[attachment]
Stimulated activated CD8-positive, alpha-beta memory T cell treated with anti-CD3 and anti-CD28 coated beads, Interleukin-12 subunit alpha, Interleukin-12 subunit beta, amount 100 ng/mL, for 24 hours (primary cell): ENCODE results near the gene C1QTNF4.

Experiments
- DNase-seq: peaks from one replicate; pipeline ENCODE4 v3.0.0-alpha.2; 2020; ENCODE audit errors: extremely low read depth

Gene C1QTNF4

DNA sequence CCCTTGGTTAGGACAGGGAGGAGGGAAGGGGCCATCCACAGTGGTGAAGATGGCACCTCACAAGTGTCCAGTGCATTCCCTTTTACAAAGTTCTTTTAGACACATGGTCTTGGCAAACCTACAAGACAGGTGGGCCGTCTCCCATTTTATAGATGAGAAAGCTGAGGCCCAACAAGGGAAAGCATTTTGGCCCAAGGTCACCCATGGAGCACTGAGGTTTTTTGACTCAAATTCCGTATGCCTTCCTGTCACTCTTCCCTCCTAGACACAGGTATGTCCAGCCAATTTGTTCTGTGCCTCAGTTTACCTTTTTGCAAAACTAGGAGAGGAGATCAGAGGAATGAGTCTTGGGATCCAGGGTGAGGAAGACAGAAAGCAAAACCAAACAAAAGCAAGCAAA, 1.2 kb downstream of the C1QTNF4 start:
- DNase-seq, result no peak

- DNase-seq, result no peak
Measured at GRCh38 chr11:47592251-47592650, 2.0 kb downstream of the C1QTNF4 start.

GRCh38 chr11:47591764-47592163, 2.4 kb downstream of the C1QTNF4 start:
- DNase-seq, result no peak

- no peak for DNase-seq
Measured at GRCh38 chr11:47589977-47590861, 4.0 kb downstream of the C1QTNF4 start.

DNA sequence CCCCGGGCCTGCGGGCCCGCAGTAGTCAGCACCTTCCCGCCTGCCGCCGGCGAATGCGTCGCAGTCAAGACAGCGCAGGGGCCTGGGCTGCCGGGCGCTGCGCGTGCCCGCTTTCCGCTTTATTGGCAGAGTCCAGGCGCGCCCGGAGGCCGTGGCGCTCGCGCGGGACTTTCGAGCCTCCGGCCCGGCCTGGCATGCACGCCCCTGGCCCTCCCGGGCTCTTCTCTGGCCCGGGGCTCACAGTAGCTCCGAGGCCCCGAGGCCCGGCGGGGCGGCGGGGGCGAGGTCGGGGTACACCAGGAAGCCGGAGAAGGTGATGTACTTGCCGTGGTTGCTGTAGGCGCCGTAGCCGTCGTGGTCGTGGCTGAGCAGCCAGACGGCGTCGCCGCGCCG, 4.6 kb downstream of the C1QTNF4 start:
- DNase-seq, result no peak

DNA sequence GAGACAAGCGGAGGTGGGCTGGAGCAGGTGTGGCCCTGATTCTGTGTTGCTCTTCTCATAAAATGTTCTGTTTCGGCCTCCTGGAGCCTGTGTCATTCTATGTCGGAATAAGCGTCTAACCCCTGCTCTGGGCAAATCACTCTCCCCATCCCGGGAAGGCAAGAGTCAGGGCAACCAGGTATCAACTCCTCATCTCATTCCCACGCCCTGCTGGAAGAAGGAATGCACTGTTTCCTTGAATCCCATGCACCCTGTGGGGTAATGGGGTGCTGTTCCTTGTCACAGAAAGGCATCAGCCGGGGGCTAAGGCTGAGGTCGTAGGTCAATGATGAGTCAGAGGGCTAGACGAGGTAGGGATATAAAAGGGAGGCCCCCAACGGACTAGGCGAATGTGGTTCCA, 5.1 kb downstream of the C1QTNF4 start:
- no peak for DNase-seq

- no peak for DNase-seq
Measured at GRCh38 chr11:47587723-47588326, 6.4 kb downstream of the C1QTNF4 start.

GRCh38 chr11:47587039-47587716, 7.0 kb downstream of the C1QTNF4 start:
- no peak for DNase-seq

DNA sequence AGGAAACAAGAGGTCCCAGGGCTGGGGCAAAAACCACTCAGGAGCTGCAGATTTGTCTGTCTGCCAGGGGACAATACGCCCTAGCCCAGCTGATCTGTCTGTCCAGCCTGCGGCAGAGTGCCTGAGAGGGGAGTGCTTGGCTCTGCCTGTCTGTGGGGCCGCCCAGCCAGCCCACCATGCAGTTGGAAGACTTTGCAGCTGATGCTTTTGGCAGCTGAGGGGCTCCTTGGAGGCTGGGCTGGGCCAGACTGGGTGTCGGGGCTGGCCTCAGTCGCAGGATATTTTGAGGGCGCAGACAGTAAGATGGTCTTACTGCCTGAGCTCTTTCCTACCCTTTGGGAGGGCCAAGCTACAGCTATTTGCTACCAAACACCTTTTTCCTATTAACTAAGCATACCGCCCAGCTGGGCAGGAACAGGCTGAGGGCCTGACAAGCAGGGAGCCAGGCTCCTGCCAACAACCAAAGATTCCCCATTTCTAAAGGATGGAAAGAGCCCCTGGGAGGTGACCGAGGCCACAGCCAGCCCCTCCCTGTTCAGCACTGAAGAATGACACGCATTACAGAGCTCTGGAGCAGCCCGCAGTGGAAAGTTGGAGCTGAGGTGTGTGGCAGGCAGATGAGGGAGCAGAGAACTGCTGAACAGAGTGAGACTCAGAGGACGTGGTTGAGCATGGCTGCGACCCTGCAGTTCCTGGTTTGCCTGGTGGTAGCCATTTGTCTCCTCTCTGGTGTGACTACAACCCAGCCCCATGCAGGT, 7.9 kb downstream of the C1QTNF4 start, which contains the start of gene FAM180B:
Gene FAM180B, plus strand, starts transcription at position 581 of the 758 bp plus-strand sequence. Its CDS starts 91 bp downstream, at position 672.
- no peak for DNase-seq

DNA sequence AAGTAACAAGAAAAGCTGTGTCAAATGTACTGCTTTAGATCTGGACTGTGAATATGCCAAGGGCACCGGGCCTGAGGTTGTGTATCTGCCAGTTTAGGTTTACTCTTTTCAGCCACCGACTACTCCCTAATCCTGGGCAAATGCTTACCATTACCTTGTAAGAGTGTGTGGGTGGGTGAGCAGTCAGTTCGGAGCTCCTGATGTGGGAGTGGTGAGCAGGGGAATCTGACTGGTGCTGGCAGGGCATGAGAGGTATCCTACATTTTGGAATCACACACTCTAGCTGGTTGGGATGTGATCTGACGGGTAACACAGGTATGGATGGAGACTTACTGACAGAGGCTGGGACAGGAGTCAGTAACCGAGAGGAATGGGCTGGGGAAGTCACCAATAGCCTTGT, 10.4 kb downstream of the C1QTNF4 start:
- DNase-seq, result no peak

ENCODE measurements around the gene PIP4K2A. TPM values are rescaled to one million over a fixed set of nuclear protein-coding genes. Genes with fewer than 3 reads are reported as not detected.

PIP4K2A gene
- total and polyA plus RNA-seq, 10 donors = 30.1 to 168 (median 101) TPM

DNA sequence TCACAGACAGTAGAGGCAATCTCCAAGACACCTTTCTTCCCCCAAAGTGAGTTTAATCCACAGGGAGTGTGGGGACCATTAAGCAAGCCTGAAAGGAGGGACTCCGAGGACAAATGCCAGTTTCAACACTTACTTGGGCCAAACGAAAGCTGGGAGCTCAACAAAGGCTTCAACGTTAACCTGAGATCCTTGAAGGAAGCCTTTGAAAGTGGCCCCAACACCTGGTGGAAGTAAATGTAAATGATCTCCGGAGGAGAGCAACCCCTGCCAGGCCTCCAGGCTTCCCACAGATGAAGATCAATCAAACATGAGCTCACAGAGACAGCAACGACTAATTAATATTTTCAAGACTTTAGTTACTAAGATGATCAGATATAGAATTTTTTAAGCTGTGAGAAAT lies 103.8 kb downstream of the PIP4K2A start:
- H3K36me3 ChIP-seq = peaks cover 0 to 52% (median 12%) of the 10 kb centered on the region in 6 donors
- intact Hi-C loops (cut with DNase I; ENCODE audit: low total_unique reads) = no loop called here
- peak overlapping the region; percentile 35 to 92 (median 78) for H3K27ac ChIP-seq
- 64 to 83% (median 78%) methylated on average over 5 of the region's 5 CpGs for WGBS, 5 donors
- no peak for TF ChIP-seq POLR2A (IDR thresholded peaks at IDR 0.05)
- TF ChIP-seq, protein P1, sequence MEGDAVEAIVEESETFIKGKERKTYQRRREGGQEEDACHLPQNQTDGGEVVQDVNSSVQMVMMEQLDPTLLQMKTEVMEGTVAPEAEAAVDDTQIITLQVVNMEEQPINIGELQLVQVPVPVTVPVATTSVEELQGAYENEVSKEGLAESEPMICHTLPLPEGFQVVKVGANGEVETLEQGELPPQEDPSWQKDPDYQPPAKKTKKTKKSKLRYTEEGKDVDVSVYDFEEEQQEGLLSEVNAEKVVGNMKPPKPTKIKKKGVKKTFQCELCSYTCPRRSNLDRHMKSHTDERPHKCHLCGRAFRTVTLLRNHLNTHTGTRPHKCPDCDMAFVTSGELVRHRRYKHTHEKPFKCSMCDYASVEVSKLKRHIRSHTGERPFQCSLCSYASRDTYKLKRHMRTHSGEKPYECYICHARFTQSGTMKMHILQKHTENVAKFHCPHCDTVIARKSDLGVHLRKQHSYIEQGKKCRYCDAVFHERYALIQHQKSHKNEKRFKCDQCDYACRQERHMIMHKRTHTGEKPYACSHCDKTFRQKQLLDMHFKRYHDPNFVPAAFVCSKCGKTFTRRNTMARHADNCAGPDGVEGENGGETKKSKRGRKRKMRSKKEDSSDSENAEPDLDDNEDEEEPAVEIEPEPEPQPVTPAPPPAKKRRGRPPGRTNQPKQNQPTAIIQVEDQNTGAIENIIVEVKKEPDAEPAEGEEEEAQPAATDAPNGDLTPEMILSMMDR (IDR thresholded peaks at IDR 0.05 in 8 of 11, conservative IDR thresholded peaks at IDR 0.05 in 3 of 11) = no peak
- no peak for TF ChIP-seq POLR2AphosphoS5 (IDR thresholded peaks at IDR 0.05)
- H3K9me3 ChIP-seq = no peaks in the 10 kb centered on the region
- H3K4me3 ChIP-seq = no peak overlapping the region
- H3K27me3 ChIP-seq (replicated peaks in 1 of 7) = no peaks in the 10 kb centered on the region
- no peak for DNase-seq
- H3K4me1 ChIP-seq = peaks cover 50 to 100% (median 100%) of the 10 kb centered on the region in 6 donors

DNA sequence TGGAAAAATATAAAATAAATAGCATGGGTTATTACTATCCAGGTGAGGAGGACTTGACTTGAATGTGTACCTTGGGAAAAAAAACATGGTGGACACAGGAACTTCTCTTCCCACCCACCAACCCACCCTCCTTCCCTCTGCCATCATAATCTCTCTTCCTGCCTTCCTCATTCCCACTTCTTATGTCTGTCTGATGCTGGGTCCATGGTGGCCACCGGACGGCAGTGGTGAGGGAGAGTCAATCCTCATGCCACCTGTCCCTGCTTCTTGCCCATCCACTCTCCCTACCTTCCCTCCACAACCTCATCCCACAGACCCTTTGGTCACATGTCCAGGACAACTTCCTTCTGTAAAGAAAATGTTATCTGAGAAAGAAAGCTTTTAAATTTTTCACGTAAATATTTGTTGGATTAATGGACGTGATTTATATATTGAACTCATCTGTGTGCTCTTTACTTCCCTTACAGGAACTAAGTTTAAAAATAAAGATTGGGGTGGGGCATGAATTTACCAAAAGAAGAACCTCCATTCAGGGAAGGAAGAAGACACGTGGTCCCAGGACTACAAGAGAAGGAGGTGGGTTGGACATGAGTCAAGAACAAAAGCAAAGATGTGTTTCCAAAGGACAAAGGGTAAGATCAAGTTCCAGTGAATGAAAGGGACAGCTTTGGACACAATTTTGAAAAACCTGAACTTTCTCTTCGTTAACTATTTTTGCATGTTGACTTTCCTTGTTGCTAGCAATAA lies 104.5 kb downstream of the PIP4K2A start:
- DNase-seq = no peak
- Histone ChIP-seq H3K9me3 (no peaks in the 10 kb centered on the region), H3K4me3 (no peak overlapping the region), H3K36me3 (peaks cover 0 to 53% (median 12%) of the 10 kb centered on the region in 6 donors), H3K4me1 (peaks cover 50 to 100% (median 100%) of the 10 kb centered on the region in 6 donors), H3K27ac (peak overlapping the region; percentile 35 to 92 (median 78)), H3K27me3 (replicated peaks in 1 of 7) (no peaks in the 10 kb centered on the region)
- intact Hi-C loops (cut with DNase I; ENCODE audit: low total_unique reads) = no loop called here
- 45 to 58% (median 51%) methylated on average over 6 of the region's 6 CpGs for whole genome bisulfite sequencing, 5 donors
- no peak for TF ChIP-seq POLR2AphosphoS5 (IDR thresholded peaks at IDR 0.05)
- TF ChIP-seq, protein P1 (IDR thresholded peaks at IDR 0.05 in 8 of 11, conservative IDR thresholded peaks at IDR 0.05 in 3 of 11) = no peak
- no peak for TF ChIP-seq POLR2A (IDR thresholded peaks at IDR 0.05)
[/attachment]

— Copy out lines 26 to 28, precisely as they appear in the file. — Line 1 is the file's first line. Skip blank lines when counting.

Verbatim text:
ENCODE measurements around the gene PIP4K2A. TPM values are rescaled to one million over a fixed set of nuclear protein-coding genes. Genes with fewer than 3 reads are reported as not detected.

PIP4K2A gene
- total and polyA plus RNA-seq, 10 donors = 30.1 to 168 (median 101) TPM